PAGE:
“Opening Their Hearts so They Can Hear”

by Rabbi Ephraim Z. Buchwald

In this coming week’s parasha, parashat Bo, the ten plagues come to a dramatic conclusion with the Death of all Egyptian First-born. Pharaoh, in panic, urges the Jewish people to leave his land, and they begin their historic exodus from Egypt. In this parasha, as well, we are taught the rules and regulations concerning the observance of the first Passover.

As many of you know, the Passover seder is specifically designed to arouse the curiosity of the children, and to involve them as much as possible in the experience of the exodus. Consequently, the rituals of the seder are much different from the standard Shabbat rituals. The seder plate is at times covered, uncovered, removed from the table and returned to the table. The “Mah nishtanah,” the afikoman (the hidden matzah), the four cups of wine, washing the hands before eating the vegetable–all these odd elements are included in the seder in order to arouse and maintain the children’s interest. Likewise, in order to keep the focus on the children, the reading of the “Four Sons” is included in the Hagaddah which speaks of the wise son, the prodigal son, the simple son and the son who doesn’t know how to ask.

It is in parashat Bo that we find the actual verses that are the source for the Hagaddah’s statements regarding three of the four sons: the prodigal son, the simple son and the son who doesn’t know how to ask.

It is significant to note that, with the exception of the prodigal son, all the responses that are offered to the questioning children in the Passover Hagaddah, faithfully follow the text that are found in applicable biblical verses.

The statement regarding the “Rashah” that is found in the Hagaddah reads as follows: “Rashah, mah hoo oh’mer?” What does the prodigal son say? What is this ritual of yours? “Yours” he emphasizes, but not “his.” To this question the author of the Hagaddah responds: Because he [the prodigal son] excluded himself from the community and denied the principle of acknowledging G-d, so should you dull the sharpness of his sarcasm and reply to him: “This is because of what G-d did for me, when I went out of Egypt.” He did it for “me” and not for “him.” Had he been there, he would not have been redeemed!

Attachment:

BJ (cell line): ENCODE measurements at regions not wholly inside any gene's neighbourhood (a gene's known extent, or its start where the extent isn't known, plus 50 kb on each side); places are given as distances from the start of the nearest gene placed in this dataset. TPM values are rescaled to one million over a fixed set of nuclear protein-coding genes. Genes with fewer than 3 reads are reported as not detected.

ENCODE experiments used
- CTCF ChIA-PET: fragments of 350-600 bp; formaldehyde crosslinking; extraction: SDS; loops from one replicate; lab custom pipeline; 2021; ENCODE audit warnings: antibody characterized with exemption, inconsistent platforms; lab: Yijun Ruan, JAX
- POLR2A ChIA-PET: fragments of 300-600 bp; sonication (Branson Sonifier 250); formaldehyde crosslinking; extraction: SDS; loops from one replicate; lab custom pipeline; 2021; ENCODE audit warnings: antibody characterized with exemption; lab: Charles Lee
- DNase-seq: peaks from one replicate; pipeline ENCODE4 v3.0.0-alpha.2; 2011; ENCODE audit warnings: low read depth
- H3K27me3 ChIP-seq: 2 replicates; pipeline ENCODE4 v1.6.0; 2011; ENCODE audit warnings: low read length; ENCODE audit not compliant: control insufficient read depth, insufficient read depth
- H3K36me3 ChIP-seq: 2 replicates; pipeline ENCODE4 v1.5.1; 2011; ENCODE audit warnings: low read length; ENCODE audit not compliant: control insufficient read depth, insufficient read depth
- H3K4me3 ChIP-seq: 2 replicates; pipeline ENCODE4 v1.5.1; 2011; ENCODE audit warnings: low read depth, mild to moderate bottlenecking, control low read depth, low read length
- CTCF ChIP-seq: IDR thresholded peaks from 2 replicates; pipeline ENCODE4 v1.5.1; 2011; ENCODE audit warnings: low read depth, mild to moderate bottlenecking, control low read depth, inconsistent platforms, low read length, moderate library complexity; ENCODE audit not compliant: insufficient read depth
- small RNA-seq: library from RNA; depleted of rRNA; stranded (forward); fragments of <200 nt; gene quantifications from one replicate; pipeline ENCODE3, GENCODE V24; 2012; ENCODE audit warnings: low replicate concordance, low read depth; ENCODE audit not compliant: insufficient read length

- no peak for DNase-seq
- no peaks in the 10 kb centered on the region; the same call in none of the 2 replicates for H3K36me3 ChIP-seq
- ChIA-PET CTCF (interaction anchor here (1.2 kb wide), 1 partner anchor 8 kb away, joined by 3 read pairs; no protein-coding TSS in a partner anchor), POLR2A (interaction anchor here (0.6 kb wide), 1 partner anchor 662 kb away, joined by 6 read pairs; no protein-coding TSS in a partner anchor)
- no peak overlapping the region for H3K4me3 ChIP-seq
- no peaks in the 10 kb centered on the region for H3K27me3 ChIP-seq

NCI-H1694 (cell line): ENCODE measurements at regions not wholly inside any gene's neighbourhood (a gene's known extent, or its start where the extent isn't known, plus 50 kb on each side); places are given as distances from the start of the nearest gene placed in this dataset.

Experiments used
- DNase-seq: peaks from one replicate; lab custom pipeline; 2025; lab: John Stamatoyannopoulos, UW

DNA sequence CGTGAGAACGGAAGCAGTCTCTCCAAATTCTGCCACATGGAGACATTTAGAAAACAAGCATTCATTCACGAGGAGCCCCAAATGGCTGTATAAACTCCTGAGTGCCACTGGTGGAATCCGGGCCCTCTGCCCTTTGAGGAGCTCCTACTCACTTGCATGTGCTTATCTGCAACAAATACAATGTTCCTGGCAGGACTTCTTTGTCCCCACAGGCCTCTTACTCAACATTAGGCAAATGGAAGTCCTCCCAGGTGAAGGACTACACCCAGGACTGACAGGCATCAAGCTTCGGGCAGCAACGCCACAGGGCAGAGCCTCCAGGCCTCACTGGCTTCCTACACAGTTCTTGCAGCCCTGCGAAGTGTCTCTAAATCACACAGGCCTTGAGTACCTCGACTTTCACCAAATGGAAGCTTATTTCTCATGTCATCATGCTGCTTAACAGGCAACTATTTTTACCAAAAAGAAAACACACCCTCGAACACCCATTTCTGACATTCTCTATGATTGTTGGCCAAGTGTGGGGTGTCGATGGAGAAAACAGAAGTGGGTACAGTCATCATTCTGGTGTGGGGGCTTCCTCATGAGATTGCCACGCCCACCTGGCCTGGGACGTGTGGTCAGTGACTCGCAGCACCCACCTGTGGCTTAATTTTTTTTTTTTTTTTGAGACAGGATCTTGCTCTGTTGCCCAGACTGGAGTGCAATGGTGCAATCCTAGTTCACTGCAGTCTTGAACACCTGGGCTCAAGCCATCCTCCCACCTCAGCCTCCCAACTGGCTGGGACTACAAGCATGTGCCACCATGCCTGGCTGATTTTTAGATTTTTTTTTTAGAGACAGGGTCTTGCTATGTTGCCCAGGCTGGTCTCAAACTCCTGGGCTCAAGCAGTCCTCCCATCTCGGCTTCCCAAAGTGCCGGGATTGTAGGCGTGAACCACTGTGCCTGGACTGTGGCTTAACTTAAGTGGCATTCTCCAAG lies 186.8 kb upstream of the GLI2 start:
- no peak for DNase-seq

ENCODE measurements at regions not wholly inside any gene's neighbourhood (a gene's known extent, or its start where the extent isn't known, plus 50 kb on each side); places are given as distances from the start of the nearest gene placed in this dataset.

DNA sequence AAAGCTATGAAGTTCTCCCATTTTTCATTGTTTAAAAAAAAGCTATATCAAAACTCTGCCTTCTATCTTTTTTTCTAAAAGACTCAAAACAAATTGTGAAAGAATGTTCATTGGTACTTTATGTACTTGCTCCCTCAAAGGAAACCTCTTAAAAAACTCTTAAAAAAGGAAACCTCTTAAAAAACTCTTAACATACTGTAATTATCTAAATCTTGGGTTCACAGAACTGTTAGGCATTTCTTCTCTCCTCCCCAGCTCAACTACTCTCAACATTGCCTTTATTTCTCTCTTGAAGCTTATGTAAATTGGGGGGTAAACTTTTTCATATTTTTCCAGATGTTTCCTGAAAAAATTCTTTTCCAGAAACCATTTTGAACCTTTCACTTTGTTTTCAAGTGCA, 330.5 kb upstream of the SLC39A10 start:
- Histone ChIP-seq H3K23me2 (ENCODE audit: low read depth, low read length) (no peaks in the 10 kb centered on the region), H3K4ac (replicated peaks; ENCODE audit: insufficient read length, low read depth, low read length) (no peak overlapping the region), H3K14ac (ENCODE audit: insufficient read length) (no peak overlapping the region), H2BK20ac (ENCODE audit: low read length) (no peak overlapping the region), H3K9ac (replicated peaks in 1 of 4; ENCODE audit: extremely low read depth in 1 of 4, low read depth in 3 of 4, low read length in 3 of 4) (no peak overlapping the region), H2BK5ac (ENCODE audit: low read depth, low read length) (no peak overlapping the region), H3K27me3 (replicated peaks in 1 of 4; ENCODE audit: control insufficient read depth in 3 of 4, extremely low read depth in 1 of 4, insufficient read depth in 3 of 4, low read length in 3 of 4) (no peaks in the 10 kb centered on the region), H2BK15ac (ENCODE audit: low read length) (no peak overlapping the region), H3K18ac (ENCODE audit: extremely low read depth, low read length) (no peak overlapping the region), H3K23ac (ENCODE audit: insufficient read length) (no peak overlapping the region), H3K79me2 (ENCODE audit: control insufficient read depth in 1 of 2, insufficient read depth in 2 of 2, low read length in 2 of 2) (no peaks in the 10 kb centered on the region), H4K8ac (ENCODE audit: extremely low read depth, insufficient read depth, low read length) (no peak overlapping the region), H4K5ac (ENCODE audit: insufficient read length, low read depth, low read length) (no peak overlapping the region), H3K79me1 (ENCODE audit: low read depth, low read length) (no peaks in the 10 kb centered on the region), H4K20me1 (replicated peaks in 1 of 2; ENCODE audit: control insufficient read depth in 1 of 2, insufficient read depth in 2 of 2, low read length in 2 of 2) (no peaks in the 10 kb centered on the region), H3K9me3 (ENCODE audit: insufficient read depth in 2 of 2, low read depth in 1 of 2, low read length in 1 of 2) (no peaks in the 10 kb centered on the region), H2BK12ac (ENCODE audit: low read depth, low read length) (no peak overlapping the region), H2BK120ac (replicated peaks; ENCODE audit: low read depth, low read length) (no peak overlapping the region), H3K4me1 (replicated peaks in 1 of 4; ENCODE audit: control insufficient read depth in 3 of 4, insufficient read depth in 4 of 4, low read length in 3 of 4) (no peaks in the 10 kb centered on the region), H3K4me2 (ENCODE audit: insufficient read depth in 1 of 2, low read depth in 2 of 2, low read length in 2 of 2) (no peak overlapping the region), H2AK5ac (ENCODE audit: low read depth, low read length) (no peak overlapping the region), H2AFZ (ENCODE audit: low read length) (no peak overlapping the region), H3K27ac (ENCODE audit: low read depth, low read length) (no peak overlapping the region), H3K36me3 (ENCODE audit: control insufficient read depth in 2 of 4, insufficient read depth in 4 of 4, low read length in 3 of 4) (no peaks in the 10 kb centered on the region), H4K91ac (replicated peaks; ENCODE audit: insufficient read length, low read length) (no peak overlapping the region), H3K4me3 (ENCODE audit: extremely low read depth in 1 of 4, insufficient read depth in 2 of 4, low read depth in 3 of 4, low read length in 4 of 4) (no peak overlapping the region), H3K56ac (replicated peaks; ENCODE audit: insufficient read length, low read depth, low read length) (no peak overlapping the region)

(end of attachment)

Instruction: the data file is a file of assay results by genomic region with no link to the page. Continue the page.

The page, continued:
The Hagaddah’s response to this questioning child seems to be rather stern and severe. Make his teeth stand on edge! Tell him that had he been there he wouldn’t have been redeemed! But that’s not at all what the Torah says! If we check the actual text in parashat Bo it states (Exodus 12:26): “V’hah’yah kee yom’roo ah’lay’chem b’nay’chem: Mah hah’ah’voh’dah hah’zot lah’chem?” And it shall come to pass, when your children say to you: What is this ritual of yours? The Torah doesn’t at all indicate here that the child is prodigal, wicked or recalcitrant. In fact the Torah says, “When your children say to you.” The truth is that every thinking Jewish child will at one point say to his parents, teachers or friends: “Why do I need to be Jewish? Why do we need to keep kosher? Why do we have to observe the Shabbat? Why do I have to wear a yarmulka and put on tefillin?” The verse doesn’t say if, it says when! Every thinking Jew has to face these questions: Why am I a Jew, and what do these religious rituals mean to me?!

The response that the Torah itself offers to this questioning Jew is entirely different from the response that we find in the Hagaddah. Exodus 12:27: “Vah’ah’mar’tem zeh’vach peh’sach hoo la’Hashem.” The Torah says, tell those questioning young people that this is a “celebratory Passover meal for G-d,” because G-d passed over the houses of the Jews in Egypt when He struck them with the plaques and He saved us.

What kind of answer is this for the searching Jewish child who has religious issues?

I believe that the Torah is subtly telling us that there is a fundamental educational principle of which everyone needs to be aware, and that is the issue of “readiness.” Answers can not be forced down a student’s throat, particularly when they are not capable of hearing, and not in the “listening mode.” It is the teachers’ and parents’ responsibility to motivate the questioning person to listen. How is this done? “Vah’ah’mar’tem zeh’vach Pesach,” the Torah advises us to invite the questioner to our Passover seder, to our “celebratory meal.” Without any preconditions invite the disinterested child to your home. Sing, dance and celebrate with him/her, give him/her four cups of wine-–that will loosen them up! Avoid scripted lines or threats. Fill his/her stomach with a good meal and his/her heart and soul with a meaningful experience. The questioning child will then sense the abundant love and become less defensive. After a number of such positive experiences, the child will then be able to hear your message. Only then can the philosophical answers begin. “Celebrate with me, drink a little with me, have some charoses, enjoy the meal, sing Chad Gadya with me”–those elements are far more important, at least initially, than any discourse on Maimonides, Kant, and the 48 proofs of G-d’s existence!

The message that the Torah is conveying to us in parashat Bo is the very message that’s urgently needed to be heard in the broader Jewish community today. With the meltdown of Jewish life in America due to assimilation and alienation, we are facing a most serious existential threat. There is no point in bemoaning our fate, screaming, or threatening. What we need to do urgently is to give our young people positive, joyous, Jewish experiences, to open their hearts, so that their ears may hear. That is the profound message of parashat Bo. Let us hope that we hear it ourselves, and begin to urgently convey to others!

May you be blessed.